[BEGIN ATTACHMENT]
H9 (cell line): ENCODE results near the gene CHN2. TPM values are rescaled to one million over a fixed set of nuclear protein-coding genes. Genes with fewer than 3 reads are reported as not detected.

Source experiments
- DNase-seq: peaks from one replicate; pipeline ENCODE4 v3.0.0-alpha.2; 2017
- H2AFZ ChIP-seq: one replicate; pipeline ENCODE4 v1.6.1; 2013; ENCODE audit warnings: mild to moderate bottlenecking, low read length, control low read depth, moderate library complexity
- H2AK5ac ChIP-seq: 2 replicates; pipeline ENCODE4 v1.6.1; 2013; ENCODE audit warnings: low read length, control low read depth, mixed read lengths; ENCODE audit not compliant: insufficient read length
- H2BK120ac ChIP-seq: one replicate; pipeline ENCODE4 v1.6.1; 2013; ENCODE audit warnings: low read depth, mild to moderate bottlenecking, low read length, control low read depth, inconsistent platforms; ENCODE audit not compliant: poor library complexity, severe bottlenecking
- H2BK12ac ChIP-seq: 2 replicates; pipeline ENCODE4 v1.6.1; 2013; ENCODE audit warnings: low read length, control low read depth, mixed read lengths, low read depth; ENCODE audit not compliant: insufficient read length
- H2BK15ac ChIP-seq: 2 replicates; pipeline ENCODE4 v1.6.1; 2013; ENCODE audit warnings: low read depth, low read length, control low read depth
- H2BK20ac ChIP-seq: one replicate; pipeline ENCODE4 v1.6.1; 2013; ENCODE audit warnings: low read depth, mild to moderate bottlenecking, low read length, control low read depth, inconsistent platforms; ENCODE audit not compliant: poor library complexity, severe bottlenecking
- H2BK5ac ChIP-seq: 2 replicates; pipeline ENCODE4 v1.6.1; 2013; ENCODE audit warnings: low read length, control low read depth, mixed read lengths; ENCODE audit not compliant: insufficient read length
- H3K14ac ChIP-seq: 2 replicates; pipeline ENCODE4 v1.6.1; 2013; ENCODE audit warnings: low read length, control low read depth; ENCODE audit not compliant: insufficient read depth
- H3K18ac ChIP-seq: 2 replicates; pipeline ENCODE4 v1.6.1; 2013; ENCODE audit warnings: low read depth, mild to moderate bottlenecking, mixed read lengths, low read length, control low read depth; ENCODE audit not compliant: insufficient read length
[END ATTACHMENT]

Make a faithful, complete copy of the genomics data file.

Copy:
H9 (cell line): ENCODE results near the gene CHN2. TPM values are rescaled to one million over a fixed set of nuclear protein-coding genes. Genes with fewer than 3 reads are reported as not detected.

Source experiments
- DNase-seq: peaks from one replicate; pipeline ENCODE4 v3.0.0-alpha.2; 2017
- H2AFZ ChIP-seq: one replicate; pipeline ENCODE4 v1.6.1; 2013; ENCODE audit warnings: mild to moderate bottlenecking, low read length, control low read depth, moderate library complexity
- H2AK5ac ChIP-seq: 2 replicates; pipeline ENCODE4 v1.6.1; 2013; ENCODE audit warnings: low read length, control low read depth, mixed read lengths; ENCODE audit not compliant: insufficient read length
- H2BK120ac ChIP-seq: one replicate; pipeline ENCODE4 v1.6.1; 2013; ENCODE audit warnings: low read depth, mild to moderate bottlenecking, low read length, control low read depth, inconsistent platforms; ENCODE audit not compliant: poor library complexity, severe bottlenecking
- H2BK12ac ChIP-seq: 2 replicates; pipeline ENCODE4 v1.6.1; 2013; ENCODE audit warnings: low read length, control low read depth, mixed read lengths, low read depth; ENCODE audit not compliant: insufficient read length
- H2BK15ac ChIP-seq: 2 replicates; pipeline ENCODE4 v1.6.1; 2013; ENCODE audit warnings: low read depth, low read length, control low read depth
- H2BK20ac ChIP-seq: one replicate; pipeline ENCODE4 v1.6.1; 2013; ENCODE audit warnings: low read depth, mild to moderate bottlenecking, low read length, control low read depth, inconsistent platforms; ENCODE audit not compliant: poor library complexity, severe bottlenecking
- H2BK5ac ChIP-seq: 2 replicates; pipeline ENCODE4 v1.6.1; 2013; ENCODE audit warnings: low read length, control low read depth, mixed read lengths; ENCODE audit not compliant: insufficient read length
- H3K14ac ChIP-seq: 2 replicates; pipeline ENCODE4 v1.6.1; 2013; ENCODE audit warnings: low read length, control low read depth; ENCODE audit not compliant: insufficient read depth
- H3K18ac ChIP-seq: 2 replicates; pipeline ENCODE4 v1.6.1; 2013; ENCODE audit warnings: low read depth, mild to moderate bottlenecking, mixed read lengths, low read length, control low read depth; ENCODE audit not compliant: insufficient read length